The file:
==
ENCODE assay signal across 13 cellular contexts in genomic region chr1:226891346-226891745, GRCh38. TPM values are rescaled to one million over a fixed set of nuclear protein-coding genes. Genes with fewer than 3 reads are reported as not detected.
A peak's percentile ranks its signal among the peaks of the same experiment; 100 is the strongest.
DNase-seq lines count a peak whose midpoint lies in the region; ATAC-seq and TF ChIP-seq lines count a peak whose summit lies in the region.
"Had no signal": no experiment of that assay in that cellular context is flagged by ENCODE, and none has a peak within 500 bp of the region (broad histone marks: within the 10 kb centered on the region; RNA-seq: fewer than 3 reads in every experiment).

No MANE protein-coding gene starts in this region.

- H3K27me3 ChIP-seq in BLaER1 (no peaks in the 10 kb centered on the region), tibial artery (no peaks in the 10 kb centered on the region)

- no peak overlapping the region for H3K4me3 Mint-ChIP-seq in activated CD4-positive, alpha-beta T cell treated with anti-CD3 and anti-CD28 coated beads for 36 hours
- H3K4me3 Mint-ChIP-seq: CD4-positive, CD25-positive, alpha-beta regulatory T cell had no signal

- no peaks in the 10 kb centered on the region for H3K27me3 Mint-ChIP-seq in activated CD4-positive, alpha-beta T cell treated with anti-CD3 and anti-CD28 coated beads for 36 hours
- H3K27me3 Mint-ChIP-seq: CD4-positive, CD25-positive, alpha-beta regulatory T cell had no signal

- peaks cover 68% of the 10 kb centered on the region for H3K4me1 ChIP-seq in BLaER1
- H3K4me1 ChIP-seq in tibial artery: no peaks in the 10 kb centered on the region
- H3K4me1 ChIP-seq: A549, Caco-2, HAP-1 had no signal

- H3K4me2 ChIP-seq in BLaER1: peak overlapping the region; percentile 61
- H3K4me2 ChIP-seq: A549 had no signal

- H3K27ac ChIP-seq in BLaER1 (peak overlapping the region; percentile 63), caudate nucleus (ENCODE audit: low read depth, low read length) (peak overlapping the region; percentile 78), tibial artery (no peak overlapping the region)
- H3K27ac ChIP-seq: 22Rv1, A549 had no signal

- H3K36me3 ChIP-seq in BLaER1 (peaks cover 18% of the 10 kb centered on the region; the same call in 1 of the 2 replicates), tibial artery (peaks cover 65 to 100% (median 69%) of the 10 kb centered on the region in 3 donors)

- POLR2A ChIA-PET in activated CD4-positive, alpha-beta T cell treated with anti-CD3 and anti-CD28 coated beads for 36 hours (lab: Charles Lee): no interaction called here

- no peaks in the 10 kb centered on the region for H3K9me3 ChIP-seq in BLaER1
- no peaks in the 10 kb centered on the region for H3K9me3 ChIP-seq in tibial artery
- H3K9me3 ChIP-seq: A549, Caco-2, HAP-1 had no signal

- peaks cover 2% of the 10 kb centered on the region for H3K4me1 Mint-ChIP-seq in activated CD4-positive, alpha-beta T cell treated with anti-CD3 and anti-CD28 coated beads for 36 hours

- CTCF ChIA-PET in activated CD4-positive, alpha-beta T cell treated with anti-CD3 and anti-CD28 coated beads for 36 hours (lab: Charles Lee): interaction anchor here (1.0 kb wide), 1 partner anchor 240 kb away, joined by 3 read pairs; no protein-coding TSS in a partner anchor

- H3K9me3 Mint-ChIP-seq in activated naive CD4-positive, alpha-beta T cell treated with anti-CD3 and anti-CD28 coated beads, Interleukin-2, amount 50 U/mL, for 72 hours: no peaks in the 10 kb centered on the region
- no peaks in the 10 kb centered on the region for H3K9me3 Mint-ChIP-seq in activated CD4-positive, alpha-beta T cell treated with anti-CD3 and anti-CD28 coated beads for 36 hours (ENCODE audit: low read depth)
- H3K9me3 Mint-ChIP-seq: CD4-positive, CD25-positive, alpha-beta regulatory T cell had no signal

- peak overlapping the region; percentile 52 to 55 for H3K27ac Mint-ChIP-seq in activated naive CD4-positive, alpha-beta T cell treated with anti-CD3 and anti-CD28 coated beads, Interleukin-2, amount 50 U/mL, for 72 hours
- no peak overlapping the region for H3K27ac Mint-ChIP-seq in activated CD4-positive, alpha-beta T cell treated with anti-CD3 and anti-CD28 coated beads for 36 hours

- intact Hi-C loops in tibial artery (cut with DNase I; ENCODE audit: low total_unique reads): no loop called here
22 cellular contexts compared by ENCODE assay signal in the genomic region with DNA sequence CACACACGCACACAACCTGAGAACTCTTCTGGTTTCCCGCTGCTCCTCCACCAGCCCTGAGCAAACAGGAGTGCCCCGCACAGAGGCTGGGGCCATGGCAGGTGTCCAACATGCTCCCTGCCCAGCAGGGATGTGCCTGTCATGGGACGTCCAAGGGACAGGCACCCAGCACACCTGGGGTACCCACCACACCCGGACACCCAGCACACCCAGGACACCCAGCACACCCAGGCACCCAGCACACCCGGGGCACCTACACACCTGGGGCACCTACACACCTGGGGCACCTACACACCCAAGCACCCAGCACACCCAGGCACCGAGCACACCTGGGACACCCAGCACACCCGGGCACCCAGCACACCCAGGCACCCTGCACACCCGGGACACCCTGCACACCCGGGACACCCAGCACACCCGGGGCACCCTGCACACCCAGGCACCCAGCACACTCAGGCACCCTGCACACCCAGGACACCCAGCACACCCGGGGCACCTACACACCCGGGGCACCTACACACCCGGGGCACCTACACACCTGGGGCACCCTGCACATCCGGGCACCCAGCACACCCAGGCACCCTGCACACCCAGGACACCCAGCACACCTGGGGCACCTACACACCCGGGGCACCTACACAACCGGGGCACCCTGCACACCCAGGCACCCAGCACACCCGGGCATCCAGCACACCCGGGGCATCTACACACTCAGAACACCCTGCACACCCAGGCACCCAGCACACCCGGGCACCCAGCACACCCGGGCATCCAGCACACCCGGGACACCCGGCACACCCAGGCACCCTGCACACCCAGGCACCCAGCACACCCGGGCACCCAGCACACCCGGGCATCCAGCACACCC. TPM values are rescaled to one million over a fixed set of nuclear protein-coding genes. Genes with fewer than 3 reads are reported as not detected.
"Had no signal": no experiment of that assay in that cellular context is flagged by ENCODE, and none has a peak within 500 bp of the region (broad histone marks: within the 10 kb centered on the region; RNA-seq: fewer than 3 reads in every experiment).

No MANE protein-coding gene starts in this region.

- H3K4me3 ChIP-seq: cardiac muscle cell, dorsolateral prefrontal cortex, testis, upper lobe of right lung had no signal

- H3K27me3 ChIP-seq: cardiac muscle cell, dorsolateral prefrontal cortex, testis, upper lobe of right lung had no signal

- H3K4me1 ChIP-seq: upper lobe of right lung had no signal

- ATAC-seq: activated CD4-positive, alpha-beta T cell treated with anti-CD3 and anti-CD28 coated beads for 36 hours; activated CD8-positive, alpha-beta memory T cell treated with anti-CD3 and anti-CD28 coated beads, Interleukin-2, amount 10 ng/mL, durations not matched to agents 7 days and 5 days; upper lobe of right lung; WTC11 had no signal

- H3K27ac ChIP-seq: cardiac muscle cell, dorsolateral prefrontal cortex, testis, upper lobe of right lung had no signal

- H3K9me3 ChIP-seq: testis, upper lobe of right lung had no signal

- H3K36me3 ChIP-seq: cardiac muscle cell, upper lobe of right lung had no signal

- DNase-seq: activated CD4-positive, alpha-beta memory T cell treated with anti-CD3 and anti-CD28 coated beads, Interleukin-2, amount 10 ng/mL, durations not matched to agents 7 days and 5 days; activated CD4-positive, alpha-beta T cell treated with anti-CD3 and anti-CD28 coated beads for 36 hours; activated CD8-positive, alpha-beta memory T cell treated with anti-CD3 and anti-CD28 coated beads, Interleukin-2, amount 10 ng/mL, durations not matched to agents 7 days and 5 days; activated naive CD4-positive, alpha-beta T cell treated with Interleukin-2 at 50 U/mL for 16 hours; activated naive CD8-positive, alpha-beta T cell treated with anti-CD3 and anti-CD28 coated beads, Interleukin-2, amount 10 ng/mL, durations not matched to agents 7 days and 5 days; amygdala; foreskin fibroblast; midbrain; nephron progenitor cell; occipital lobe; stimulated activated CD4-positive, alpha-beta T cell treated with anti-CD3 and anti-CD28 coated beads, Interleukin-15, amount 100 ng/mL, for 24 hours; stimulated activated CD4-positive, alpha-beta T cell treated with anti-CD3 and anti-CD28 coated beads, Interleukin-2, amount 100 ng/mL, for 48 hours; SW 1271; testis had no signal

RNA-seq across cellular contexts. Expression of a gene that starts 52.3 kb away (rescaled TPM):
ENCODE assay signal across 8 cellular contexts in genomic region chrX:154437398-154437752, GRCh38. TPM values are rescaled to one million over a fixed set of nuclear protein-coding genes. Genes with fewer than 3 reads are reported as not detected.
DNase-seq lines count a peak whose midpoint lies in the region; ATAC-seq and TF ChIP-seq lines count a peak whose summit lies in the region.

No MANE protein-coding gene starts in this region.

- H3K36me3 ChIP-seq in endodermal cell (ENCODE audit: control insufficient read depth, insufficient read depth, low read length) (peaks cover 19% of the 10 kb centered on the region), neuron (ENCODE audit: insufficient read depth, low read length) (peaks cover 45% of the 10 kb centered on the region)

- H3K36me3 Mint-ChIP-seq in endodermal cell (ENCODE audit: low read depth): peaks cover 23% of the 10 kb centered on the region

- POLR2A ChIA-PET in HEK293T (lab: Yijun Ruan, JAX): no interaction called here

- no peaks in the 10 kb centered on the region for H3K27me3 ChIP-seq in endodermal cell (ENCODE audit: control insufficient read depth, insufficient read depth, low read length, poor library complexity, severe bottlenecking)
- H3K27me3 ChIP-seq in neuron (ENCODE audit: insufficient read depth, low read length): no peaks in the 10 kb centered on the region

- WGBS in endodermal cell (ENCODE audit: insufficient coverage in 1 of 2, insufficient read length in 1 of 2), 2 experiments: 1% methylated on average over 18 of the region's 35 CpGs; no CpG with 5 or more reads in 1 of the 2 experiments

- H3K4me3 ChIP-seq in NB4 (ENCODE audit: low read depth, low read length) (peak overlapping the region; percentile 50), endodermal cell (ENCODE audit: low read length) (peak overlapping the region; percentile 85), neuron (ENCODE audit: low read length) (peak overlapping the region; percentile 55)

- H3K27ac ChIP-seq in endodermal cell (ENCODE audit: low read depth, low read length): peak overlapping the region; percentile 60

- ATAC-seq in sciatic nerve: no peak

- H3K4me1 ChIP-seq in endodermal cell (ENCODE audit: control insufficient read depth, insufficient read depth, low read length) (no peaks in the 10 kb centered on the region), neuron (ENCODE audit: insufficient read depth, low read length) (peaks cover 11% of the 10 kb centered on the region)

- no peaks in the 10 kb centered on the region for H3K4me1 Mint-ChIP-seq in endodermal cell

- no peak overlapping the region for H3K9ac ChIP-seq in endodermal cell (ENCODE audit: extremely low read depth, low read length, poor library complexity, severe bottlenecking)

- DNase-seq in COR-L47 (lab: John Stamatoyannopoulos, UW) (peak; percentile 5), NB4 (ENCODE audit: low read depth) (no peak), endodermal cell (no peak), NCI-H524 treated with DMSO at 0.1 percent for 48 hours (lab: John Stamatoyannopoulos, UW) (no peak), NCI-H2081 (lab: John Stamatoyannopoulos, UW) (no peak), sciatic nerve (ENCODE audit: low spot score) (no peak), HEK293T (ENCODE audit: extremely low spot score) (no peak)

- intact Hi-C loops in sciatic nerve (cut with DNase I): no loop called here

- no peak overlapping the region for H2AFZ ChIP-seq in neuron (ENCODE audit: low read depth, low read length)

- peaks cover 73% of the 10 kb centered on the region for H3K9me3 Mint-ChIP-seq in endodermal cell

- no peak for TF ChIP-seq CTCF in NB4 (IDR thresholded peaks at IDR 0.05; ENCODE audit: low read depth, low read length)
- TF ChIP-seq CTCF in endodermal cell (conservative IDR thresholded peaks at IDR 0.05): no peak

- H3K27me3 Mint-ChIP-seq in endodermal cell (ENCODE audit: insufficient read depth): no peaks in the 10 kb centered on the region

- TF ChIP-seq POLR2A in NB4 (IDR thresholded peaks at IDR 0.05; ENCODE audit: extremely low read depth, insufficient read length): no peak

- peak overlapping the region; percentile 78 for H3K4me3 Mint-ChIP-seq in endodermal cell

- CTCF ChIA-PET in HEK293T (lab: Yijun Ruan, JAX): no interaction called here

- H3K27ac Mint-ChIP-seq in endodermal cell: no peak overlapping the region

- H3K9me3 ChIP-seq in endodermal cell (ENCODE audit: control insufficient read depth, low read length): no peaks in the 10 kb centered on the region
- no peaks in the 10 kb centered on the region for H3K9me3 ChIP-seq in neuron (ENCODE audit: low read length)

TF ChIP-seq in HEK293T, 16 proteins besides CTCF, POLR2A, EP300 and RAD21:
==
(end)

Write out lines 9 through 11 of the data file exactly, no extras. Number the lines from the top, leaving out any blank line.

- no peaks in the 10 kb centered on the region for H3K27me3 Mint-ChIP-seq in activated CD4-positive, alpha-beta T cell treated with anti-CD3 and anti-CD28 coated beads for 36 hours
- H3K27me3 Mint-ChIP-seq: CD4-positive, CD25-positive, alpha-beta regulatory T cell had no signal

- peaks cover 68% of the 10 kb centered on the region for H3K4me1 ChIP-seq in BLaER1